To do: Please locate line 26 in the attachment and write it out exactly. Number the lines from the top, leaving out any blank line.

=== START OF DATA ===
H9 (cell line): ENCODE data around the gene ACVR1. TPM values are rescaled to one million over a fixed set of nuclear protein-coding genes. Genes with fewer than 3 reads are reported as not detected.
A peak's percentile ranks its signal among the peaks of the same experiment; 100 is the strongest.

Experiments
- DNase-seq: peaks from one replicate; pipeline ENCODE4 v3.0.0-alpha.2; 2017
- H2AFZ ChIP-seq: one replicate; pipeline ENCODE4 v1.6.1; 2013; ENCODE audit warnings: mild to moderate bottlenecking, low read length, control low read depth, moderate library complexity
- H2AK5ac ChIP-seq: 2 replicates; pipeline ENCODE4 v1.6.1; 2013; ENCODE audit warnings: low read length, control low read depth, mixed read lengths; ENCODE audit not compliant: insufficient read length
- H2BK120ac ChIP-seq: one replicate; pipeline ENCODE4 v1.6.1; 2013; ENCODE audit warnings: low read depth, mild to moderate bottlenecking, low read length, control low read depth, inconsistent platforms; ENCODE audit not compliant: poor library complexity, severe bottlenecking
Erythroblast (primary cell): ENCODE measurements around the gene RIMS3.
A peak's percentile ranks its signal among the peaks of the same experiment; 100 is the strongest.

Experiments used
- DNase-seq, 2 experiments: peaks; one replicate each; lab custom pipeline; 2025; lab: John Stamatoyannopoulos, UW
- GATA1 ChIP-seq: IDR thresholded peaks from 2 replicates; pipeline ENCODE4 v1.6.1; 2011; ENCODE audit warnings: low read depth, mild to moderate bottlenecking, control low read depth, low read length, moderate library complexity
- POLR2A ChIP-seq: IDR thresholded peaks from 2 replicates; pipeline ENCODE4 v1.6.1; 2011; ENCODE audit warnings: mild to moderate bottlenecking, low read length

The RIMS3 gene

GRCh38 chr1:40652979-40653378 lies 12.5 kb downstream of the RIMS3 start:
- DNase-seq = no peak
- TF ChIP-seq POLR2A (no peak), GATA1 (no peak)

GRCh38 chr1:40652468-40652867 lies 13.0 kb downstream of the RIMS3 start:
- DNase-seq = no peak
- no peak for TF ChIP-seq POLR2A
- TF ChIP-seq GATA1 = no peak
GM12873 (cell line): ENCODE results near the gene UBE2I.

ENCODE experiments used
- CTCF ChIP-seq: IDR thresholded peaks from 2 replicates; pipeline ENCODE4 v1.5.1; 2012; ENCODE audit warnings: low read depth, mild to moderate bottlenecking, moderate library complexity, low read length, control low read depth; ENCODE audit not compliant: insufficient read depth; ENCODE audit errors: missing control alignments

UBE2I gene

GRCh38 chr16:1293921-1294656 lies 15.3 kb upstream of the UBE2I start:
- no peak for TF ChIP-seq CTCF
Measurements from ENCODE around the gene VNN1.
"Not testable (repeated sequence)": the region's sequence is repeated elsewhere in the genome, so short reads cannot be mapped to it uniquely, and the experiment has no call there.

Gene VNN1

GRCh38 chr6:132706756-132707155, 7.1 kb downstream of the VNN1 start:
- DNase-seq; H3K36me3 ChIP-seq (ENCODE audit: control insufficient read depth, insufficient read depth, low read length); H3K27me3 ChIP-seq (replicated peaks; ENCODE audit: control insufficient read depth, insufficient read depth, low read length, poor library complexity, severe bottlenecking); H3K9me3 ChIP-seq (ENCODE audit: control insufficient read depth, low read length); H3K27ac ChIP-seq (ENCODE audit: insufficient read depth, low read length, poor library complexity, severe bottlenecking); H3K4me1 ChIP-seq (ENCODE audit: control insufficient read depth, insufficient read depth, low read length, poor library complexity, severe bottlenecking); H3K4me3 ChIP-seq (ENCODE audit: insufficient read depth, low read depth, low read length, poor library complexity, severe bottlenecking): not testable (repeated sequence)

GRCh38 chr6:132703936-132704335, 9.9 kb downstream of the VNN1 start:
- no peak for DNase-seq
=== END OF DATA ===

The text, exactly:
GRCh38 chr16:1293921-1294656 lies 15.3 kb upstream of the UBE2I start: